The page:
By Raymond Linex II
Anyone who has ever coached at any level knows when you have twice as many players as spots on the field or court, it can be a nightmare. In Hubbard, it’s working out just fine for the softball team.
After all, there seems to be more about team unity than just the matching highlighter yellow jerseys they wear. And that’s only if you show up on Tuesdays.
“When you have 19 girls, it’s hard to keep them happy,” Saucke said. “But while 10 are on the bench when nine are playing, (the 10) are their biggest fans. When you have one at bat, one in the circle, there are 17 cheering them on.”
The Lady Jags (22-6-1) indeed have something special going on. They face Trenton Friday in the Region II-1A semifinals. The one-game playoff is scheduled for 7 p.m. at Crandall high School.
Hubbard is coming off a big, 7-6 win over Mart in the regional quarterfinals. It was a rematch of District 11-1A’s champion and runner-up. Hubbard was on an unfamiliar side.
“Five years in a row, we won district,” said junior third baseman Kate Saucke, Mike’s daughter and the reigning Golden Circle Player of the year. “This year, we had a setback, and that was a shocker. But it made us stronger.”
Said senior shortstop Dallas Fletcher, “I’d much rather beat them in the third round than in district.”
There are high expectations in Hubbard. The Lady Jags are perennial playoff participants. Coach Saucke is in his 27th year, on his second stint in Hubbard (8th year) and has more than 450 wins.
But those high expectations are not simply tied to the field.
“By the time I get them, they’ve been through volleyball, basketball, track, tennis, golf, FFA ...,” Saucke said. “I’m just happy they show up for practice.”
He’s being a little modest. They show up, and depending on the day, in a different color. And always in full gear, down to pants and belts. They have four different colored practice jerseys. (They wear the highlighter yellow, as Coach Saucke calls it, on Tuesdays and Fridays, typical game days.) On Wednesdays, they wear “blaze orange.”
Why orange? If needed, they pick up trash along State Highway 31 in front of the school in addition to practicing.
“I’m pretty sure we’re the only team doing that,” junior centerfielder Nakaila Banks said.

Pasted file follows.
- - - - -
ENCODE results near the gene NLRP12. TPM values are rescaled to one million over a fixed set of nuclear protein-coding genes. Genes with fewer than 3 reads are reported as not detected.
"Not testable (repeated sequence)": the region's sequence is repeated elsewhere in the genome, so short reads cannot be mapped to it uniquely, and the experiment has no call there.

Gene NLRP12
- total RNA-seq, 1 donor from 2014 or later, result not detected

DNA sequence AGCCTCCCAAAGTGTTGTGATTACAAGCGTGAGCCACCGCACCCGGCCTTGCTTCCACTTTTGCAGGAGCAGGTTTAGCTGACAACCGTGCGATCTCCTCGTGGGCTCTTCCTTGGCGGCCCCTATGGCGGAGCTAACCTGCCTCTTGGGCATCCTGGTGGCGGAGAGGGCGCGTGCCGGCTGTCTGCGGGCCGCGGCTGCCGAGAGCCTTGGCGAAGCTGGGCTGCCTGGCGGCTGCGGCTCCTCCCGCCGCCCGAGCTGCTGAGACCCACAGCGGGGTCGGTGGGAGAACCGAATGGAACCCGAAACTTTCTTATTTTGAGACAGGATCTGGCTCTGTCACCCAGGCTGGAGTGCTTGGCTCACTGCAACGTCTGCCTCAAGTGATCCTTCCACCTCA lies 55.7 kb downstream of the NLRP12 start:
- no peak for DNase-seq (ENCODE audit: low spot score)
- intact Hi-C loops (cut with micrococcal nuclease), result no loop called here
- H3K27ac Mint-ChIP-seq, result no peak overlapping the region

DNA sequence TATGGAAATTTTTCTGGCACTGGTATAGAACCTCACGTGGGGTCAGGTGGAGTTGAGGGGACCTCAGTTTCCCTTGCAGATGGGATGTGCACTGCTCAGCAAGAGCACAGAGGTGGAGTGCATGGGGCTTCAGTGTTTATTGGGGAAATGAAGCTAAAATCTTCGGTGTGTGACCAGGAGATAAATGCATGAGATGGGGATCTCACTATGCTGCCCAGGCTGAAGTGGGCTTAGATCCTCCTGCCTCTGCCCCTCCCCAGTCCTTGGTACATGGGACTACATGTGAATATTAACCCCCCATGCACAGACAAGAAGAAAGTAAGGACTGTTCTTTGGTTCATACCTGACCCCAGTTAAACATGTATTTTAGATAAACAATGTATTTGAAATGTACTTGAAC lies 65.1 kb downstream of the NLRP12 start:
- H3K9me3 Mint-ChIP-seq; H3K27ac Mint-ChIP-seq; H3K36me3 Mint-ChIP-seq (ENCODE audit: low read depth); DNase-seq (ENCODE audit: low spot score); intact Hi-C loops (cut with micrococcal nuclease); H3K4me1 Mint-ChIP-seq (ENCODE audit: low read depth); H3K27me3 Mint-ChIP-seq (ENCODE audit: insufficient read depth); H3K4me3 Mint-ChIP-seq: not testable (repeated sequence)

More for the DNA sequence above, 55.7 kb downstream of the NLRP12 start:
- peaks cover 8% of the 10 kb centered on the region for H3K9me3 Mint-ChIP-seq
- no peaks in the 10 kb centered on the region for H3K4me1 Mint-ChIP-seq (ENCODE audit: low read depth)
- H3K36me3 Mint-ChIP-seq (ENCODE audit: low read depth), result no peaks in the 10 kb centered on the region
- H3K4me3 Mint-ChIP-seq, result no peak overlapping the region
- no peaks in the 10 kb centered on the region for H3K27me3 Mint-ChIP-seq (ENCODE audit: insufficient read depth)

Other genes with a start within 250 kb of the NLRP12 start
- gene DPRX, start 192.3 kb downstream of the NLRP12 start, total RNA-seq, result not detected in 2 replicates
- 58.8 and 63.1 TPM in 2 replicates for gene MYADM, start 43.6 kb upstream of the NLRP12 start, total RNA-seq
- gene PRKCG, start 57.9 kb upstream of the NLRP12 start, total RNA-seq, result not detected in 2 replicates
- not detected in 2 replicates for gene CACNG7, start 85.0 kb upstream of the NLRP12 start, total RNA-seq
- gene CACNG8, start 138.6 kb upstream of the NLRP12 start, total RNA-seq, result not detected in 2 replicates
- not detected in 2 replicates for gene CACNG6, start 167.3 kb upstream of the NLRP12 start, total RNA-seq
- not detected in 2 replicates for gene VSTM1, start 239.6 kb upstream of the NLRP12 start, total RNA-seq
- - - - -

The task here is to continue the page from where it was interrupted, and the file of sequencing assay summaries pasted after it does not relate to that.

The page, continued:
There are also red T-shirts that say “RAKCUT” across the front. They wear those on Saturdays, when they are volunteering in town. It stand for “Random Acts of Kindness being Courteous, Unselfish and Trustworthy.”
Coach Saucke said he can take any of the girls anywhere. And does.
Annually, the team travels to play in a tournament in Corpus Christi. They raise all of the money required, Coach Saucke said. A Baptist church in the small town of Woodsboro, north of Corpus, takes them in and gives them a place to stay. Vicky Fletcher, Mike’s assistant and Dallas’ mother, cooks breakfast for them.
This year, the Lady Jags picked up trash for two hours in Woodsboro, just something to say thank you.
“When you have 19 players, it can get out of hand on a six-hour bus drive,” Dallas Fletcher said.
“But 19 players is fun when you’re picking up trash,” said Kate Saucke, drawing chuckles and approving head nods from Fletcher and Banks.
“That adds to the team cohesiveness,” Coach Saucke said.
The players do get along. For the most part, the girls said. They’re good about being team players, Fletcher said.
And they are ready for continued unity. They are not ready to pack up the gear and start facing the dog days of summer.
“Since our sophomore year, we have talked about this being our year,” Fletcher said.
“This is the dream team,” Kate Saucke said.
It has taken all 19 to get here, Fletcher said. And it’s in infectious.
When the Lady Jags took the lead over Mart last Friday, then padded it, Coach Saucke said he got a little more emotional than normal. Then he turned to look in the stands.
“There are all these little girls with our playoff T-shirts on,” Saucke said. “That gives me chills.”
The Lady Jags don’t mind the cramped bus rides, especially in mid-May.
“We’re healthy, we’re having fun, and these girls want to be here,” Saucke said.